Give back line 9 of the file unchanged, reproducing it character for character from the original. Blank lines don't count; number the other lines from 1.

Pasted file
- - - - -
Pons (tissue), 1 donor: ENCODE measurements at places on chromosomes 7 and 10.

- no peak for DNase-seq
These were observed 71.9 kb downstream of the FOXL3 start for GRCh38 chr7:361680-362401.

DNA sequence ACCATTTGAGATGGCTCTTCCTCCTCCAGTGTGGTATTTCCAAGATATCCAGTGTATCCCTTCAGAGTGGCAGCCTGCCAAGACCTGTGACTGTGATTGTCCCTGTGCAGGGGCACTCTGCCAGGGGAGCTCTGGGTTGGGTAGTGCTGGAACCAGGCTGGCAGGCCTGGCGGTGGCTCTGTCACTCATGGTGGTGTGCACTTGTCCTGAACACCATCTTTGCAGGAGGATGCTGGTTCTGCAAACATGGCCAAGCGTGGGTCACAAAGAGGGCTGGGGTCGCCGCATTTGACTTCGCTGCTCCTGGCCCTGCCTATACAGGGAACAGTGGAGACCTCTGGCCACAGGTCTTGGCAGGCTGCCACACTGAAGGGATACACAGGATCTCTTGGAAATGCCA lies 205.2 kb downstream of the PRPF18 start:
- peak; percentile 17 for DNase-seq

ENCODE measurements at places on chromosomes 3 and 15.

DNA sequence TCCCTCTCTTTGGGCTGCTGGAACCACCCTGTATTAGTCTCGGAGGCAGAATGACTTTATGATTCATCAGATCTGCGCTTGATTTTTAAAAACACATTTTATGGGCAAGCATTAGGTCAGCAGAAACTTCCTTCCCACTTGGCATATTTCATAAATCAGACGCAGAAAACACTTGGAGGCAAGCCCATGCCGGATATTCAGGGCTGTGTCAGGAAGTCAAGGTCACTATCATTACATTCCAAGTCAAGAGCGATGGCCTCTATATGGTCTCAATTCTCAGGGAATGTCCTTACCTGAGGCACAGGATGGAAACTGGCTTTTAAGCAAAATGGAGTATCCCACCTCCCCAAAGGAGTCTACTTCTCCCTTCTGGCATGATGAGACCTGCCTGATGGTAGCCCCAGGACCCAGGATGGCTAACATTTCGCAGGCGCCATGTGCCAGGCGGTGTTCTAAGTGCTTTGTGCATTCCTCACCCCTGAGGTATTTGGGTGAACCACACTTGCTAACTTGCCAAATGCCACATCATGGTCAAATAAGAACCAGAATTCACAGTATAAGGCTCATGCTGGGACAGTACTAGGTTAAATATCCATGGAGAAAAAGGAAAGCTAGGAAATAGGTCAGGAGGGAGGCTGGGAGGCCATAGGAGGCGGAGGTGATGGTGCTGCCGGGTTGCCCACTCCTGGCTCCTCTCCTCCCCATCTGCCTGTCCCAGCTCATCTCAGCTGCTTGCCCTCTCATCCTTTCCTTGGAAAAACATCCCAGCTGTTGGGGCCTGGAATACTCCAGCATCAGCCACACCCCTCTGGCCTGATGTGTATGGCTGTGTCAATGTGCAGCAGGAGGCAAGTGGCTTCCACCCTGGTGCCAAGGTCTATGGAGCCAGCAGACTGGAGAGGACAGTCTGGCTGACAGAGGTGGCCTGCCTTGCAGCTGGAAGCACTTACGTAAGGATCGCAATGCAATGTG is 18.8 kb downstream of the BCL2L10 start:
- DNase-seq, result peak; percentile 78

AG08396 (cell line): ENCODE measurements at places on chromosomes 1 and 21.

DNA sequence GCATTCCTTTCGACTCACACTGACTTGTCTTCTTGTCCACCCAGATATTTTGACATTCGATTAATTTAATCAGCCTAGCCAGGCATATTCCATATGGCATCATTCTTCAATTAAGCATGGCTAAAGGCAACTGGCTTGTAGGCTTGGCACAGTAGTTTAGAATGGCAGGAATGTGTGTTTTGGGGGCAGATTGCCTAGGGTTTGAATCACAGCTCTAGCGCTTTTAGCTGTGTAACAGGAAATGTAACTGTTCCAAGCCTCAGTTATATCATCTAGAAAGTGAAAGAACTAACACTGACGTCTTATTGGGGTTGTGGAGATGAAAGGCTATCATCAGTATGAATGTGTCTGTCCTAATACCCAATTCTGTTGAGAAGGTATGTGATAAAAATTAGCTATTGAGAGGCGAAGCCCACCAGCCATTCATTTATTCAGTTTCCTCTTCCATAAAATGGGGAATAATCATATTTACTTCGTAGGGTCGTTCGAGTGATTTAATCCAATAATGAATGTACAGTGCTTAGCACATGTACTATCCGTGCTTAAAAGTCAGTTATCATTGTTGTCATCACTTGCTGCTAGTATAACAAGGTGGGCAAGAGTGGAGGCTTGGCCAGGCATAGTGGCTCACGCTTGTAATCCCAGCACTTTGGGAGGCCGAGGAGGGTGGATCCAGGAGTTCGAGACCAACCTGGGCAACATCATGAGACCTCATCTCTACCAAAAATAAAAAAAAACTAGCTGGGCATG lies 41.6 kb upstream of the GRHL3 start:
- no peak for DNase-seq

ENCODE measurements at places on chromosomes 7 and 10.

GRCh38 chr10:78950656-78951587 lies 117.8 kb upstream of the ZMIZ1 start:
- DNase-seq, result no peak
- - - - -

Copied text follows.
AG08396 (cell line): ENCODE measurements at places on chromosomes 1 and 21.